clear
Friday May 27th, 2016 8:09PM

Federal judge rules against Calif. death penalty

By The Associated Press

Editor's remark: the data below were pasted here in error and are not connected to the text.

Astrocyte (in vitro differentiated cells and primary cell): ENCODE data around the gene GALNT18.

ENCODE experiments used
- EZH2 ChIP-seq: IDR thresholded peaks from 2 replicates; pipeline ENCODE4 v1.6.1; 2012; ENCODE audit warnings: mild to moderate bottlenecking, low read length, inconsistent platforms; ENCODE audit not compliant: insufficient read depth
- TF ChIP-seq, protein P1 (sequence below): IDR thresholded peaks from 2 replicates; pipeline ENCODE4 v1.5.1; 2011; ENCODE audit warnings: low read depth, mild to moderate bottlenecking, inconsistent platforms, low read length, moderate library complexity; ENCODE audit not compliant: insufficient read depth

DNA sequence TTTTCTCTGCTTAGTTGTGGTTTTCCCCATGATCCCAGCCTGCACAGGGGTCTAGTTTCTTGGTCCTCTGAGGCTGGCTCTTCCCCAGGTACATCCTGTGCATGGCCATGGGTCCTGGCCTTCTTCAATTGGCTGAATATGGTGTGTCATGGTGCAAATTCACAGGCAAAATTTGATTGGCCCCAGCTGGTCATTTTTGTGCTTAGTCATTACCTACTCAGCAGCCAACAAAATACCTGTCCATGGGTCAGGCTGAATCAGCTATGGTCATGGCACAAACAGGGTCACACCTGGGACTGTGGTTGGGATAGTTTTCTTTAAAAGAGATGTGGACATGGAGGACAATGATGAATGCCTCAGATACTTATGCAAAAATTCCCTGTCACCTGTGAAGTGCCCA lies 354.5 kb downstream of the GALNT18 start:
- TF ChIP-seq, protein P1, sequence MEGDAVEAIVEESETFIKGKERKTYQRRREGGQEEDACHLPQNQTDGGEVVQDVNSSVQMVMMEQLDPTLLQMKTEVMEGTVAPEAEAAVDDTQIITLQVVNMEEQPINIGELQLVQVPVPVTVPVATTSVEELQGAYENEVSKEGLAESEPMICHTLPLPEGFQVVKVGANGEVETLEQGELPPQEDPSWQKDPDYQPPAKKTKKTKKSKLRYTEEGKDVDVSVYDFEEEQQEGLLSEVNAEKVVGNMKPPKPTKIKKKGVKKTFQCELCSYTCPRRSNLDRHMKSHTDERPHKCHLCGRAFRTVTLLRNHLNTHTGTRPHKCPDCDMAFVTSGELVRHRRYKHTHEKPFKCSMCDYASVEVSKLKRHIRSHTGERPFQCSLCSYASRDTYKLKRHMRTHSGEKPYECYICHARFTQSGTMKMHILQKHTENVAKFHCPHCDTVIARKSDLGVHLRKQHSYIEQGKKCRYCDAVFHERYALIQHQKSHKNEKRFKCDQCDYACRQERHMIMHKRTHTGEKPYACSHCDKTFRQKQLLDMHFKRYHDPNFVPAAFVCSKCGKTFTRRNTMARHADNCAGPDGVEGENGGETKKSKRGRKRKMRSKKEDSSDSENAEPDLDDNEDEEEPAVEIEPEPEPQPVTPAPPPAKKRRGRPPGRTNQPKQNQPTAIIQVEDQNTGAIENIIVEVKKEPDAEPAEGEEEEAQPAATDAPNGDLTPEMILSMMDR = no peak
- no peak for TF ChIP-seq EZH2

LOS ANGELES (AP) -- A federal judge ruled California's death penalty unconstitutional Wednesday, writing that lengthy and unpredictable delays have resulted in an arbitrary and unfair capital punishment system.<br /> <br /> The decision by U.S. District Judge Cormac J. Carney represents a legal victory for those who want to abolish the death penalty in California and follows a similar ruling that has suspended executions in the state for eight years.<br /> <br /> Carney, in a case brought by a death row inmate against the warden of San Quentin state prison, called the death penalty an empty promise that violates the Eighth Amendment's protection against cruel and unusual punishment.<br /> <br /> "Inordinate and unpredictable delay has resulted in a death penalty system in which very few of the hundreds of individuals sentenced to death have been, or even will be, executed by the State," wrote Carney, a George W. Bush appointee.<br /> <br /> He noted that death penalty appeals can last decades and, as a result, most condemned inmates are likely to die of natural causes before their executions are carried out.<br /> <br /> Carney also wrote that since the current death penalty system was adopted by California voters 35 years ago, more than 900 people have been sentenced to death, but only 13 have been executed.<br /> <br /> "As for the random few for whom execution does become a reality, they will have languished for so long on Death Row that their execution will serve no retributive or deterrent purpose and will be arbitrary," the judge stated.<br /> <br /> While the decision's only immediate effect was on California, legal experts said it could echo elsewhere as the issues it addresses are in no way unique.<br /> <br /> "Every state with a significant death row has the problem of cases taking a long time," said Gabriel J. Chin, a law professor at the University of California, Davis.<br /> <br /> Chin said he sees a long appeals process ahead and expects the case will reach the U.S. Supreme Court. The ruling could be appealed by either the governor or the state attorney general.<br /> <br /> Gil Garcetti, a former Los Angeles County district attorney who has become an anti-death-penalty activist, called the ruling "truly historic."<br /> <br /> "It further proves that the death penalty is broken beyond repair," he said.<br /> <br /> Carney's ruling came in a legal petition brought by Ernest Dewayne Jones, sentenced to die in 1994 after being convicted of murdering and raping his girlfriend's mother.<br /> <br /> Jones remains on death row "with complete uncertainty as to when, or even whether," his execution will come, the judge wrote.<br /> <br /> Carney noted that "arbitrary factors" such as the manner in which paperwork is handled are what "determine whether an individual will actually be executed."<br /> <br /> The ruling was not without critics. Republican state Sen. Jim Nielsen, former chairman of the California Board of Prison Terms, issued a statement saying, "The current system needs improvement, but to completely get rid of the death penalty is unconscionable for victims and their families and society.<br /> <br /> "Victims and their families need and deserve justice. This ruling denies them and society justice."<br /> <br /> He said Californians have long supported the death penalty, and he urged Attorney General Kamala Harris to "uphold the will of the people" and appeal.<br /> <br /> Another federal judge put California's death penalty on hold in 2006 when he ruled the state's lethal injection procedures needed overhaul.<br /> <br /> The judge found that the state's procedures created too much risk that an inmate would suffer extreme pain while being executed. At that time, lethal injections were carried out in San Quentin's old gas chamber, which the judge found too cramped, too dark and too old for prison staff to properly administer execution drugs.<br /> <br /> Since then, the California Department of Corrections and Rehabilitation has built a new execution chamber on the grounds of San Quentin in Northern California and made changes to its procedures.<br /> <br /> A new federal judge has taken over the case and has not ruled on whether those changes are enough for the state to restart executions.<br /> <br /> Additionally, the corrections department is drafting a new set of regulations for administering lethal injections. No executions can take place until the new rules are formally adopted.